If you are using desirudin at home, your doctor will teach you how to inject yourself with the medicine. Be sure to follow the directions carefully. Check with your doctor if you have any problems using the medicine.
You will be shown the body areas where this shot can be given. Use a different body area each time you give yourself a shot. Keep track of where you give each shot to make sure you rotate body areas. This will help prevent skin problems from the injections.
Use only the brand of this medicine that your doctor prescribed. Different brands may not work the same way.
If the medicine in the vial (glass container) or prefilled syringe has changed color, or if you see particles in it, do not use it.
Put used syringes in a puncture-resistant, disposable container, or dispose of them as directed by your doctor.
The dose of this medicine will be different for different patients. Follow your doctor's orders or the directions on the label. The following information includes only the average doses of this medicine. If your dose is different, do not change it unless your doctor tells you to do so.
The amount of medicine that you take depends on the strength of the medicine. Also, the number of doses you take each day, the time allowed between doses, and the length of time you take the medicine depend on the medical problem for which you are using the medicine.
Call your doctor or pharmacist for instructions.
Keep out of the reach of children.
Do not keep outdated medicine or medicine no longer needed.
Ask your healthcare professional how you should dispose of any medicine you do not use.
Store the unopened vials or prefilled syringes at room temperature, away from heat, moisture, and direct light. You may also store the mixed solution at room temperature and may be used up to 24 hours. Throw away any unused medicine after 24 hours.
Throw away used needles in a hard, closed container that the needles cannot poke through. Keep this container away from children and pets.
It is very important that your doctor check your progress at regular visits to make sure this medicine is working properly. Blood tests will be needed to check for unwanted effects. Be sure to keep all appointments.
This medicine may cause a serious type of allergic reaction called anaphylaxis. Anaphylaxis can be life-threatening and requires immediate medical attention. Tell your doctor right away if you have a rash; itching; swelling of the face, tongue, and throat; trouble breathing; or chest pain after you receive this medicine.
Make sure your doctor knows if you have had an allergic reaction to similar medicines such as bivalirudin, lepirudin, Angiomax®, Angiox®, or Refludan®.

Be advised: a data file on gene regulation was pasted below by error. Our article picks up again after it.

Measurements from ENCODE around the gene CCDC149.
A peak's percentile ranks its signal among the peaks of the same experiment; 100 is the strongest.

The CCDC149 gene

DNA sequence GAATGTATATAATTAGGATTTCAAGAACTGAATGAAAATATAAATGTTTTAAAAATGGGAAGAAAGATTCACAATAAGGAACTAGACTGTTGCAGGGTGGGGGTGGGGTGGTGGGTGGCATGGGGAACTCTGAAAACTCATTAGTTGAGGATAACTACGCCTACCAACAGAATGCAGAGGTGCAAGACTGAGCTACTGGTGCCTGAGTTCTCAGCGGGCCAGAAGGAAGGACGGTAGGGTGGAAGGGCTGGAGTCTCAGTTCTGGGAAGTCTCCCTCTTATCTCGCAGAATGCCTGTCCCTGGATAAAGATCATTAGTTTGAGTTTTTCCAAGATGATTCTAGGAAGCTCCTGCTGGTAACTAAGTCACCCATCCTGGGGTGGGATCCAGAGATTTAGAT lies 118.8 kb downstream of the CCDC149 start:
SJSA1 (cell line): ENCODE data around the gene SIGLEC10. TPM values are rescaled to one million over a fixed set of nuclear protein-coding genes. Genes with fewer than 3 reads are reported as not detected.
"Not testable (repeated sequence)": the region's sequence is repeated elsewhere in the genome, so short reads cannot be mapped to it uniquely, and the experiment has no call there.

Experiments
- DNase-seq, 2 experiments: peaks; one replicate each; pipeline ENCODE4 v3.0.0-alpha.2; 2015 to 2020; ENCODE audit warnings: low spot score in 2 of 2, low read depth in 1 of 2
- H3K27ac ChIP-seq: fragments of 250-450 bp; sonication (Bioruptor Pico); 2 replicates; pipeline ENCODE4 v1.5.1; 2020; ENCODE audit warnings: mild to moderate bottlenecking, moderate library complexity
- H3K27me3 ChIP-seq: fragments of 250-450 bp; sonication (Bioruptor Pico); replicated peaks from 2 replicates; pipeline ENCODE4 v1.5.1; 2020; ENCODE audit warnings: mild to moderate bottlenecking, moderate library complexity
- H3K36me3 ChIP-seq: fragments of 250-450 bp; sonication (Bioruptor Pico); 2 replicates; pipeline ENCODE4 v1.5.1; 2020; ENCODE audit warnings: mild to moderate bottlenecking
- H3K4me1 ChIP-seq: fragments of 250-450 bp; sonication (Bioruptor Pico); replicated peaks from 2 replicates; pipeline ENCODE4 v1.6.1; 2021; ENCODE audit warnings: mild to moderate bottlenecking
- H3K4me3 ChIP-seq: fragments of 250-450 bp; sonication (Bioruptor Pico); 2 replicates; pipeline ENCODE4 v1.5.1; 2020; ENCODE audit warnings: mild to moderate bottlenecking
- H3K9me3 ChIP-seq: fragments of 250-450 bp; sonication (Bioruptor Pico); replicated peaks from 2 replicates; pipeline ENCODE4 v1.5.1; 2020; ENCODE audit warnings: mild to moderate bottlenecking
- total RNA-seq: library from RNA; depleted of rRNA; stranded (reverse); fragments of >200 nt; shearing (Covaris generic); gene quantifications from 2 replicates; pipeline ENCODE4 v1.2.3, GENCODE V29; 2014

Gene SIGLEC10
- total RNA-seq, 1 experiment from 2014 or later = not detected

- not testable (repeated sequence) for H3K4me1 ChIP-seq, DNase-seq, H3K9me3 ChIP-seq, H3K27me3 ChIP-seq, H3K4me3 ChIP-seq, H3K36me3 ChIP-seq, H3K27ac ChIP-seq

Desirudin may increase your chance of bleeding or bruising. This risk is higher if you have a catheter in your back for pain medicine or anesthesia (sometimes called an "epidural"), or if you have kidney problems. The risk of bleeding increases as the severity of your kidney problems increases. Check with your doctor right away if you notice any unusual bleeding or bruising; black, tarry stools; bleeding gums; blood in the urine or stools; or pinpoint red spots on your skin.
You may bleed and bruise more easily while you are using this medicine. Stay away from rough sports or other situations where you could be bruised, cut, or injured. Be careful when using sharp objects, including razors and fingernail clippers. Avoid nose picking and forceful nose blowing.
Be careful when using a regular toothbrush, dental floss, or toothpick. Your medical doctor, dentist, or nurse may recommend other ways to clean your teeth and gums. Check with your medical doctor before having any dental work done.
Make sure any doctor or dentist who treats you knows that you are using this medicine. You may need to stop using desirudin several days before having surgery or medical tests.
Do not take or discontinue other medicines unless they have been discussed with your doctor. This includes prescription or nonprescription (over-the-counter [OTC]) medicines, and herbal or vitamin supplements.
Along with its needed effects, a medicine may cause some unwanted effects. Although not all of these side effects may occur, if they do occur they may need medical attention.
Check with your doctor immediately if any of the following side effects occur:
Some side effects may occur that usually do not need medical attention. These side effects may go away during treatment as your body adjusts to the medicine. Also, your health care professional may be able to tell you about ways to prevent or reduce some of these side effects. Check with your health care professional if any of the following side effects continue or are bothersome or if you have any questions about them:
Other side effects not listed may also occur in some patients. If you notice any other effects, check with your healthcare professional.
Call your doctor for medical advice about side effects. You may report side effects to the FDA at 1-800-FDA-1088.